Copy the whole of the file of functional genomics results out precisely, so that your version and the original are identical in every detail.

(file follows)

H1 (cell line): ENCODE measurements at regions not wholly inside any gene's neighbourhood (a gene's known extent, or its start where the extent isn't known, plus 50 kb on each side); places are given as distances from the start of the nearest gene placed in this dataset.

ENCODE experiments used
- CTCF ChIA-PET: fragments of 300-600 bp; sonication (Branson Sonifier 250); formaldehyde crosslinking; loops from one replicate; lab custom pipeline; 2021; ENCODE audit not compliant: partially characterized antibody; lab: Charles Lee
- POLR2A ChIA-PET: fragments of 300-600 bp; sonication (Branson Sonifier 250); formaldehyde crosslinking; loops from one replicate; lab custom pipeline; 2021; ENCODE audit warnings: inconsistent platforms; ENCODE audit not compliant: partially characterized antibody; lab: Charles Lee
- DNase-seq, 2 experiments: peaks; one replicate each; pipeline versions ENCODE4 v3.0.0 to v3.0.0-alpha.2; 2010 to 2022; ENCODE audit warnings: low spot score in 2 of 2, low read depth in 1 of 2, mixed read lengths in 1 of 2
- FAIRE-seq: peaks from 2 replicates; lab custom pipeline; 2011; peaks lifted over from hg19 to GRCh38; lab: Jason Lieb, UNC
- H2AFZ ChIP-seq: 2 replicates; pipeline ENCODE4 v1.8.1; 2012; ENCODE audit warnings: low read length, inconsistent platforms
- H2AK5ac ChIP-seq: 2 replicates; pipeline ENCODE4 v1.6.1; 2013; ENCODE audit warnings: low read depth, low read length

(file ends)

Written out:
H1 (cell line): ENCODE measurements at regions not wholly inside any gene's neighbourhood (a gene's known extent, or its start where the extent isn't known, plus 50 kb on each side); places are given as distances from the start of the nearest gene placed in this dataset.

ENCODE experiments used
- CTCF ChIA-PET: fragments of 300-600 bp; sonication (Branson Sonifier 250); formaldehyde crosslinking; loops from one replicate; lab custom pipeline; 2021; ENCODE audit not compliant: partially characterized antibody; lab: Charles Lee
- POLR2A ChIA-PET: fragments of 300-600 bp; sonication (Branson Sonifier 250); formaldehyde crosslinking; loops from one replicate; lab custom pipeline; 2021; ENCODE audit warnings: inconsistent platforms; ENCODE audit not compliant: partially characterized antibody; lab: Charles Lee
- DNase-seq, 2 experiments: peaks; one replicate each; pipeline versions ENCODE4 v3.0.0 to v3.0.0-alpha.2; 2010 to 2022; ENCODE audit warnings: low spot score in 2 of 2, low read depth in 1 of 2, mixed read lengths in 1 of 2
- FAIRE-seq: peaks from 2 replicates; lab custom pipeline; 2011; peaks lifted over from hg19 to GRCh38; lab: Jason Lieb, UNC
- H2AFZ ChIP-seq: 2 replicates; pipeline ENCODE4 v1.8.1; 2012; ENCODE audit warnings: low read length, inconsistent platforms
- H2AK5ac ChIP-seq: 2 replicates; pipeline ENCODE4 v1.6.1; 2013; ENCODE audit warnings: low read depth, low read length